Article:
The Blue Place by

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An April night in Atlanta between thunderstorms: dark and warm and wet, sidewalks shiny with rain and slick with torn leaves and fallen azalea blossoms.
–Nicola Griffith - The Blue Place - c. 2007, 1998

When you read that a series of books are “brilliant and heartbreaking and made of awesome sauce and everybody should read them but go into them blind or you won’t get their full impact” (MartinWisse on Metafilter) well then you simply have to give the first book a try, don’t you?

Well, I did and I have to agree with MartinWisse after just reading the first book in the series. In The Blue Place we are introduced to Aud Torvingen, an ex-police officer, the daughter of a Norwegian diplomat and an American father. Someone who grew up in England but is so very Norwegian. A woman who knows danger and violence and who always plays to win.

I just loved this book. Aud is such a great character. I’ve skimmed through a few reviews on Goodreads1 and I just can’t get over how many people dismissing this as a “lesbian romance”, I mean, yes Aud is a lesbian. And there is romance, so both of those words are accurate and true. But would you usually describe James Bond as a straight romantic hero? I mean, he always gets the girl, doesn’t he? And that aspect is usually quite important in the story. But we never do, do we? Straight male authors who pursue a romantic storyline never get dismissed as just a romance. So why do so many people seem to do that when it is a female lead?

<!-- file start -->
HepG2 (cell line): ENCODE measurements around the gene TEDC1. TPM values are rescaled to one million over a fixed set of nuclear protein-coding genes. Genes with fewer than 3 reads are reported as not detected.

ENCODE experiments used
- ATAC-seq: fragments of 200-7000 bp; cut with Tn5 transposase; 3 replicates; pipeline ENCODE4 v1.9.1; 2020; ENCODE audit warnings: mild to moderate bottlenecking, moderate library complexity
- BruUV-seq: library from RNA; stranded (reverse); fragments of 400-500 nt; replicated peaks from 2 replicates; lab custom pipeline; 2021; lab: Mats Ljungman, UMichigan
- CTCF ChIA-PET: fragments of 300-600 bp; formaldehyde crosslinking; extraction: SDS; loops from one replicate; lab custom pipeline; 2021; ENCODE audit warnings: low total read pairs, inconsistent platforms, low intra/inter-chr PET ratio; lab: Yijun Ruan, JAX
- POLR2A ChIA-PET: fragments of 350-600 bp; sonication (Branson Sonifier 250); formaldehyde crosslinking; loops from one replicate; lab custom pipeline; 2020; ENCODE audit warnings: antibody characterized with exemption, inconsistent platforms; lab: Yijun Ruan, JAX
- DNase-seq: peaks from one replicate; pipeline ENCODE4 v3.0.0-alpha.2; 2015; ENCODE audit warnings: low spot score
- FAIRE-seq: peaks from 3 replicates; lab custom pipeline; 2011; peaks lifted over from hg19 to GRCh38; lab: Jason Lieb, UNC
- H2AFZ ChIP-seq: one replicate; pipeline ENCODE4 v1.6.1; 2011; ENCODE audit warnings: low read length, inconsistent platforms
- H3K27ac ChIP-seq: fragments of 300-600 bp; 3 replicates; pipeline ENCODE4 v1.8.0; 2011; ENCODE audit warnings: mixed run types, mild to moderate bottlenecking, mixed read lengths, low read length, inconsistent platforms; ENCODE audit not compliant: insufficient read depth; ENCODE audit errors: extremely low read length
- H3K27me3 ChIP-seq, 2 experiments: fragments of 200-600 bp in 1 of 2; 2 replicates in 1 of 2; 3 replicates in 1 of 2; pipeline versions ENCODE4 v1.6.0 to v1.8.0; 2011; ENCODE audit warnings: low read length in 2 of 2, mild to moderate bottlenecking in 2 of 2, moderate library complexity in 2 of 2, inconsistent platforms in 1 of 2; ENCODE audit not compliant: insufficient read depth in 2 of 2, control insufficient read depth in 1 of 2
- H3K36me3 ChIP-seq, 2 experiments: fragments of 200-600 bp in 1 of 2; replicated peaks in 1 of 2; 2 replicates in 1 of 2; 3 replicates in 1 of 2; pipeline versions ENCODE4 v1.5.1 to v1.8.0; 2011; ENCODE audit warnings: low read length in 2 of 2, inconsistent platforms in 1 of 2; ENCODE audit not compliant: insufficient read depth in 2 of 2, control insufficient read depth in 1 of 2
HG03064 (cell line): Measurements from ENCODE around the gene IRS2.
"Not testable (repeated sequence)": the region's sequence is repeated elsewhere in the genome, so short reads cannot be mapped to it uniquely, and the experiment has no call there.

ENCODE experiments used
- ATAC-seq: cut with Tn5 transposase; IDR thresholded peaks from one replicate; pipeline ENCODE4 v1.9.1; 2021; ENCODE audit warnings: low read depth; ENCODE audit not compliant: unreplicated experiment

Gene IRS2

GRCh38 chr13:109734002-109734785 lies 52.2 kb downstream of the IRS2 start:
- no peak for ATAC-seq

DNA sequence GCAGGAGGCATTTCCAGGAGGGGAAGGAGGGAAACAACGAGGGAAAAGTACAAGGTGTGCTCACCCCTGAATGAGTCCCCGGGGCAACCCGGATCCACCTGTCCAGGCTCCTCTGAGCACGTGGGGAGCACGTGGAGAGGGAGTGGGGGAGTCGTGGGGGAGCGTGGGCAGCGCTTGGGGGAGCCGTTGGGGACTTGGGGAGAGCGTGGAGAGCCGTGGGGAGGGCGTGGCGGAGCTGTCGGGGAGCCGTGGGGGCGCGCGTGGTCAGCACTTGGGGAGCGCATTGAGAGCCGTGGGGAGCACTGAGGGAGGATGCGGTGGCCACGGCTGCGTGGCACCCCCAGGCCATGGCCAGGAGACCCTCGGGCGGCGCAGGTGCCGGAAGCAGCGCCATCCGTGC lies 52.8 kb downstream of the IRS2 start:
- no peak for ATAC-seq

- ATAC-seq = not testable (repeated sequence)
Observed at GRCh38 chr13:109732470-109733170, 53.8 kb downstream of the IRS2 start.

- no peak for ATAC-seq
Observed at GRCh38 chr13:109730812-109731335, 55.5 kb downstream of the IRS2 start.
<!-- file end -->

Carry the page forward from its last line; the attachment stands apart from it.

I will allow that this is more of a character study than a plot driven thriller or mystery. But I am perfectly fine with that. More character than plot is a plus for me. Your reading may vary.

I loved it and will be reading the sequel soon.

Other reviews : Novels about queer people : Val’s random comments : James Nicoll reviews


  1. I only do this after I finish a book. So much spoiler-danger if you do it before 

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